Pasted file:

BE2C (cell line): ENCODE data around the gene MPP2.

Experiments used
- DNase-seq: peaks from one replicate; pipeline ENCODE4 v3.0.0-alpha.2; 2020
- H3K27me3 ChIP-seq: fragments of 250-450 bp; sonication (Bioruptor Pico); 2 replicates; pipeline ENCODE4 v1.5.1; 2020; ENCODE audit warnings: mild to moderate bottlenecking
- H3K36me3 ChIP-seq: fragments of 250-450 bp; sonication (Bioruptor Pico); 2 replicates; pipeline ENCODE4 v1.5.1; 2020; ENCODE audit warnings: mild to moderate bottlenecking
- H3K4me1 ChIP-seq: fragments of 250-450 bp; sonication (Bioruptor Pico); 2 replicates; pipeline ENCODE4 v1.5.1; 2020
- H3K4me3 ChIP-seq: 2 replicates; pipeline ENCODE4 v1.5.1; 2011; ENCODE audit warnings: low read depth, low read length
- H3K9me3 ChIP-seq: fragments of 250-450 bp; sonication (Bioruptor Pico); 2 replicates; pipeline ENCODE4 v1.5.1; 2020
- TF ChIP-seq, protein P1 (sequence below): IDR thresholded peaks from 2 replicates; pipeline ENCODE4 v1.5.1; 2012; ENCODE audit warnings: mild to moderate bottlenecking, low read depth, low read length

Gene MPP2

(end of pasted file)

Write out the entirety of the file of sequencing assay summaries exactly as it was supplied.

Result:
BE2C (cell line): ENCODE data around the gene MPP2.

Experiments used
- DNase-seq: peaks from one replicate; pipeline ENCODE4 v3.0.0-alpha.2; 2020
- H3K27me3 ChIP-seq: fragments of 250-450 bp; sonication (Bioruptor Pico); 2 replicates; pipeline ENCODE4 v1.5.1; 2020; ENCODE audit warnings: mild to moderate bottlenecking
- H3K36me3 ChIP-seq: fragments of 250-450 bp; sonication (Bioruptor Pico); 2 replicates; pipeline ENCODE4 v1.5.1; 2020; ENCODE audit warnings: mild to moderate bottlenecking
- H3K4me1 ChIP-seq: fragments of 250-450 bp; sonication (Bioruptor Pico); 2 replicates; pipeline ENCODE4 v1.5.1; 2020
- H3K4me3 ChIP-seq: 2 replicates; pipeline ENCODE4 v1.5.1; 2011; ENCODE audit warnings: low read depth, low read length
- H3K9me3 ChIP-seq: fragments of 250-450 bp; sonication (Bioruptor Pico); 2 replicates; pipeline ENCODE4 v1.5.1; 2020
- TF ChIP-seq, protein P1 (sequence below): IDR thresholded peaks from 2 replicates; pipeline ENCODE4 v1.5.1; 2012; ENCODE audit warnings: mild to moderate bottlenecking, low read depth, low read length

Gene MPP2